One can care deeply about Israel and still be highly critical of its government and policies. The Netanyahu government with its unhinged messianic zealots inspires loathing.

The United States, the world’s leading democratic nation, and Israel, the only democratic state in the Middle East, have always had a special bond. But Israel’s backsliding on democratic norms has frayed that bond. Now Netanyahu, with his disproportionate response, has created a massive humanitarian disaster. From the beginning, President Biden and his foreign policy advisors tried to pressure Netanyahu into a more targeted response. To no avail. They urged against a massive ground operation. Netanyahu turned a deaf ear. U.S. military, having learned harsh lessons about urban warfare in Fallujah, warned against going into Gaza City. Israel went anyway. The United States repeatedly asked for a post-war plan from Netanyahu. All they got was vague language with the promise of indefinite occupation of Gaza. The United States has insisted that Israel use American-provided weaponry within the norms of international law. We don’t seem to have enforced that. (The U.S. has recently imposed some sanctions against a handful of violent Israeli settlers in the West Bank, but that seems a limp gesture.)

For decades, United States policy has been to support an eventual two-state solution. Netanyahu and his hardliners have rejected it out of hand. At this point, he seems intent on extending the war to protect his presidency and keep him out of jail for corruption. A side benefit for him could be driving a wedge between the American people and Biden, thus helping former President Trump, Netanyahu’s malleable authoritarian buddy.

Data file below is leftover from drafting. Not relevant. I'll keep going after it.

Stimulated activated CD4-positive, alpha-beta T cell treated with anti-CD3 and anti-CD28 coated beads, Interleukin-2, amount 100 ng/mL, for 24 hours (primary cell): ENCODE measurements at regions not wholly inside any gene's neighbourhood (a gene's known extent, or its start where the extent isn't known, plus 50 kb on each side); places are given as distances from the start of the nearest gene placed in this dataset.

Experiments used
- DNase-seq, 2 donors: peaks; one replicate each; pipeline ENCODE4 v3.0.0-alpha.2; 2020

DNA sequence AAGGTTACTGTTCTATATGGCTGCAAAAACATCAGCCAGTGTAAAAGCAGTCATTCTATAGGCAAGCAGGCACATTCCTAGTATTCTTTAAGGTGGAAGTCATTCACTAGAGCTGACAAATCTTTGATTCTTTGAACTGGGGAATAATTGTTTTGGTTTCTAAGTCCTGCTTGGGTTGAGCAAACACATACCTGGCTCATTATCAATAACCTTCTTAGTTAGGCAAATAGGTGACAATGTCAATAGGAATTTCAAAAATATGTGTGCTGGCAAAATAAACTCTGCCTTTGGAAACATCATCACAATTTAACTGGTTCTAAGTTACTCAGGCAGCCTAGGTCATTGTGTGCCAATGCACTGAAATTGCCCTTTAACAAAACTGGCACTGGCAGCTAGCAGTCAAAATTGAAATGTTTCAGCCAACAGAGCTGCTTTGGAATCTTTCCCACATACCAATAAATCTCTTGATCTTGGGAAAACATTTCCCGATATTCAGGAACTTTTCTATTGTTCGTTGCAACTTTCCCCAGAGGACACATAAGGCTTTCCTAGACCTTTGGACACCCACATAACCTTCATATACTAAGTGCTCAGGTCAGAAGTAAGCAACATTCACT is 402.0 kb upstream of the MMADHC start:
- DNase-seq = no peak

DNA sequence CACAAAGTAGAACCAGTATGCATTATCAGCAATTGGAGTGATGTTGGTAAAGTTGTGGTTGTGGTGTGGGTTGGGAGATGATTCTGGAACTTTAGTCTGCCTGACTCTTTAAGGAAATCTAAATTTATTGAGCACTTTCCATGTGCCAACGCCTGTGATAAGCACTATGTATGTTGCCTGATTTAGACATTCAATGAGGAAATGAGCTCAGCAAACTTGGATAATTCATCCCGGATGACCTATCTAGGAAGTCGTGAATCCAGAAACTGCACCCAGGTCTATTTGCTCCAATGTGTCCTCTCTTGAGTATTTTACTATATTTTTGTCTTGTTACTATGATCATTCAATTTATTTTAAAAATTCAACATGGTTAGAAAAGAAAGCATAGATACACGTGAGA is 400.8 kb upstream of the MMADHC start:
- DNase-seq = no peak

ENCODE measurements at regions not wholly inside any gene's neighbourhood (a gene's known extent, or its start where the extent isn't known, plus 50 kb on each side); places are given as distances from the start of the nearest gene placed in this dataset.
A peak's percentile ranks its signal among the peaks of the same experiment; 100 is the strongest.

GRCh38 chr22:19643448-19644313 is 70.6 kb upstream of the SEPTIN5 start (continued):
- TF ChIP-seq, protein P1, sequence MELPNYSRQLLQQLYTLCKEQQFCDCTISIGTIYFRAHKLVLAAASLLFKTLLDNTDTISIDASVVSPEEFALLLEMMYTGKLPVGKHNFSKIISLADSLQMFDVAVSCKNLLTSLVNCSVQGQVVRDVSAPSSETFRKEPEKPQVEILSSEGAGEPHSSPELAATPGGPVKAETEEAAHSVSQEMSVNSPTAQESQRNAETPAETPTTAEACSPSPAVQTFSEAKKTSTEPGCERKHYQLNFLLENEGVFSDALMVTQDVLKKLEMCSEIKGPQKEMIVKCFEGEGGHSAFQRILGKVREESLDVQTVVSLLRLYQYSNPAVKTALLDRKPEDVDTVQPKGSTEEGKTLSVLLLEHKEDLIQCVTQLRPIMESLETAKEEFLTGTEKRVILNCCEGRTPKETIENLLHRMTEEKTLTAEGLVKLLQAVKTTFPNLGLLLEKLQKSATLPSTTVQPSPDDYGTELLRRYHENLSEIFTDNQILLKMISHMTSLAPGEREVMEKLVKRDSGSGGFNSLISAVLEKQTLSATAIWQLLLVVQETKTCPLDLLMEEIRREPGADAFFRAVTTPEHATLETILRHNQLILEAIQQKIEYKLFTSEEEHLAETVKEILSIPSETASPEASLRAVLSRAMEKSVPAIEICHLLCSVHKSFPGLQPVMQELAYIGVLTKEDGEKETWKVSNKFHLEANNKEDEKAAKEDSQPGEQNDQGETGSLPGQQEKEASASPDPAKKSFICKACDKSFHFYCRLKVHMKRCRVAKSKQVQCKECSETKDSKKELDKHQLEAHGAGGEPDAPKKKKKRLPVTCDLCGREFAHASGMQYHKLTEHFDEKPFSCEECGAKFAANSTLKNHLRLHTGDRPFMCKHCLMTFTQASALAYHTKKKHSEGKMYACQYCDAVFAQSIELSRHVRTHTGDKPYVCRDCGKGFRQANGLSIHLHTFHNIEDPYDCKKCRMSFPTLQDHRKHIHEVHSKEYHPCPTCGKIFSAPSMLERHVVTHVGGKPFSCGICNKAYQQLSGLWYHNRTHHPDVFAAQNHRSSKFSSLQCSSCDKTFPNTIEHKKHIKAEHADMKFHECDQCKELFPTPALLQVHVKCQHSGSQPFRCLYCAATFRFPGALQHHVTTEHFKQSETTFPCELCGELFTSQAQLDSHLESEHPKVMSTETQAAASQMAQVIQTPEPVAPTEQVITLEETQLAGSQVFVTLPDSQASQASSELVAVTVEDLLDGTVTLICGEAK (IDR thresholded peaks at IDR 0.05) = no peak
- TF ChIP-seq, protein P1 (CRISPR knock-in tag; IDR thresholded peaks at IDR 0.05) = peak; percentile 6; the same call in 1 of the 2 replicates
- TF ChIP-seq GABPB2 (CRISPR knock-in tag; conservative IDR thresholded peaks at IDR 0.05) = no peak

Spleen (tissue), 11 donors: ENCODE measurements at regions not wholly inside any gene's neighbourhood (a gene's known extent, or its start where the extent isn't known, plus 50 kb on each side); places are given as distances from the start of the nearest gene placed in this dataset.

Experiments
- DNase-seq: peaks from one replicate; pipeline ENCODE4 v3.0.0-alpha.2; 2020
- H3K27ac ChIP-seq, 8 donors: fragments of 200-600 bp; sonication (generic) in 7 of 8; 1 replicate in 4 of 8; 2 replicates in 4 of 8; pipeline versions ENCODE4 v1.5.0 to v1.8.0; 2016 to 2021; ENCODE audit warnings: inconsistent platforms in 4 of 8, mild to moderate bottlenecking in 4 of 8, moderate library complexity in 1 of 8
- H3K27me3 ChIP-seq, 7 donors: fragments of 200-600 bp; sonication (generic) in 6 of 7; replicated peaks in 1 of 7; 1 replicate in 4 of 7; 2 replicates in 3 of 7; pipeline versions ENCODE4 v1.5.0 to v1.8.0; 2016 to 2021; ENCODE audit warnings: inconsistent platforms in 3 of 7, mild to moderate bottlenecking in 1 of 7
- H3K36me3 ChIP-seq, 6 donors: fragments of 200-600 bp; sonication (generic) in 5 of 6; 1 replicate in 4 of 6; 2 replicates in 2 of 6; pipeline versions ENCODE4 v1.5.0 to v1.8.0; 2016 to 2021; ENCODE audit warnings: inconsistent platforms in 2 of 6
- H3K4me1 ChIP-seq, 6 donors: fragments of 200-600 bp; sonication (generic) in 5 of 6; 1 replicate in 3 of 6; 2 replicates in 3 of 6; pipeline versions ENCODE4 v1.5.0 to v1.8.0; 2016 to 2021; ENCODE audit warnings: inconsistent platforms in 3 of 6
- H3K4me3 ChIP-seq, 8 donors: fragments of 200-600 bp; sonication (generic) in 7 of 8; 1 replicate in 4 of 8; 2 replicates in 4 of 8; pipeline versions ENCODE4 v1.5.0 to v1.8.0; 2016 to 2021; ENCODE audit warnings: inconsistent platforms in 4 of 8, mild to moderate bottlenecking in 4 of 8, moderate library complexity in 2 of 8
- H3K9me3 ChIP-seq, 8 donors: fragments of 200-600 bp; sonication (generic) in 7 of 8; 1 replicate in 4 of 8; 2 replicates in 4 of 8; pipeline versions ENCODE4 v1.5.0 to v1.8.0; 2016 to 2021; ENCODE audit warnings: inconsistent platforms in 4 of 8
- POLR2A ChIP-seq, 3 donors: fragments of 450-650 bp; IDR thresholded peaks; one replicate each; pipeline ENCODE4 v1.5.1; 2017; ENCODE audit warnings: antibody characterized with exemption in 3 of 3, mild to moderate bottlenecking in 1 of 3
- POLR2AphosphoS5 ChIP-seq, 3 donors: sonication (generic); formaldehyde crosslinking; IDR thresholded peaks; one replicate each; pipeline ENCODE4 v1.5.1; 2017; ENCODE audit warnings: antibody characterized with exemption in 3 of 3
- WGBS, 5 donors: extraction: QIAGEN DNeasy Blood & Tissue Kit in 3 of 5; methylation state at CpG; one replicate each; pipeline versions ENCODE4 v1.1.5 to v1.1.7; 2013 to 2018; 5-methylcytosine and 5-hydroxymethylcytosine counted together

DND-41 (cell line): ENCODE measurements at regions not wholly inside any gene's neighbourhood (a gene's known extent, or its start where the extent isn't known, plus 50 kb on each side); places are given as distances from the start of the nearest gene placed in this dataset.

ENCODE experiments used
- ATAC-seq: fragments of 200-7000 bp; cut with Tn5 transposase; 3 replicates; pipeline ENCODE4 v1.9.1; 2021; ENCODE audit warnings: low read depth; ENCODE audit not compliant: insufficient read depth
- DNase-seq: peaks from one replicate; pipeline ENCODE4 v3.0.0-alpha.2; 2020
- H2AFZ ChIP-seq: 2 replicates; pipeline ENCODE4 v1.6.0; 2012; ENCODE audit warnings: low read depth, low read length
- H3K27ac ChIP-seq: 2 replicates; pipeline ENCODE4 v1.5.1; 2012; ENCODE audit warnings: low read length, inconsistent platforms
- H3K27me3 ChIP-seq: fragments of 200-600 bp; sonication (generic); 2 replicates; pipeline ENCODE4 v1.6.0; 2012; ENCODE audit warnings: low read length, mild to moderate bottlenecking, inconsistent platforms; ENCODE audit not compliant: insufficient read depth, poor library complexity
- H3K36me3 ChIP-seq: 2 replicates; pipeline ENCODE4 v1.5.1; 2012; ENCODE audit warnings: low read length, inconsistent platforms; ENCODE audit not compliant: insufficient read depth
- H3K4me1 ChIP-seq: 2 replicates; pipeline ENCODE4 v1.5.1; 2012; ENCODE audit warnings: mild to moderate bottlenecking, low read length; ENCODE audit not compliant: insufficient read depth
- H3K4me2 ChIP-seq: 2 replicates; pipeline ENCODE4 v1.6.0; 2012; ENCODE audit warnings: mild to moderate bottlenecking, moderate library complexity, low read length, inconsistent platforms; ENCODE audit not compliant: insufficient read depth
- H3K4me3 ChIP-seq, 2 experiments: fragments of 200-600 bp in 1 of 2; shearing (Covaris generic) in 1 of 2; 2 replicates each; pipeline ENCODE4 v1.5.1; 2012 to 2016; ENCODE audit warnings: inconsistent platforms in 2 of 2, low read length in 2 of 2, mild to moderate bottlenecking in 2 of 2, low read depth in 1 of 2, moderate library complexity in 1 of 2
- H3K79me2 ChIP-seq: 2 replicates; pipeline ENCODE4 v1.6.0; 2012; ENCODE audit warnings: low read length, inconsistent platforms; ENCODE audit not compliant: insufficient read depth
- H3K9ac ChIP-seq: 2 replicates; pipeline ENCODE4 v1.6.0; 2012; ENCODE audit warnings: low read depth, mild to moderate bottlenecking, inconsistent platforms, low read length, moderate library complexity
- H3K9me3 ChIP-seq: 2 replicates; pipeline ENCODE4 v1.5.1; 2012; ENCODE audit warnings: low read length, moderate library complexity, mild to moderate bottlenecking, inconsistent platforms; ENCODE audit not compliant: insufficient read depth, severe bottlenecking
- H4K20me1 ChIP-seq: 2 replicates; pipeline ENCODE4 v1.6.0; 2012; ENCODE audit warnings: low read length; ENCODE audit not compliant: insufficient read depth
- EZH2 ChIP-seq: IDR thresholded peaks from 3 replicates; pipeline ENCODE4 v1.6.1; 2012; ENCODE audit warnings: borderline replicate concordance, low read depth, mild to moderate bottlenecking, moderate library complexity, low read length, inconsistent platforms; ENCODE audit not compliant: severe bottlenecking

Where do we go from here? What will happen when Ramadan comes? Will there be a hostage exchange and a ceasefire? Will radical members of the Israeli cabinet exacerbate matters by preventing Muslims from worshiping at the Al Aqsa mosque? To what extent will Iran rein in its proxies in the region, or will more of Hezbollah’s missiles rain down on Israel from the north, while Israeli soldiers target deeper into Lebanon? Will British and American responses to Houthis’ attacks draw Iran more directly into the conflict? To what extent will the distraction of the Middle East further embolden Russia’s stepped-up attacks in Ukraine?

Whatever the fallout, it is clear that Netanyahu’s unconstrained mission of revenge has become counter-productive, undercutting recent softening of tensions with surrounding Arab states and undermining U.S. standing in the world of nations. There’s a lesson in the more than 100,000 voters who voted “uncommitted” in the Michigan Democratic primary largely to protest Biden’s handling of the Gazan-Israeli war. Foreign policy isn’t usually determinative in American elections. But, it has affected his coalition, especially turning off important Black, Hispanic and young voters critical to his 2020 victory. And, if those people fail to show up to vote for Biden in November in the battleground states, it could determine the outcome of the 2024 election.

The Biden administration has a highly qualified foreign policy team, and Biden should listen to them. It’s hard not to think that the world itself is at a tipping point.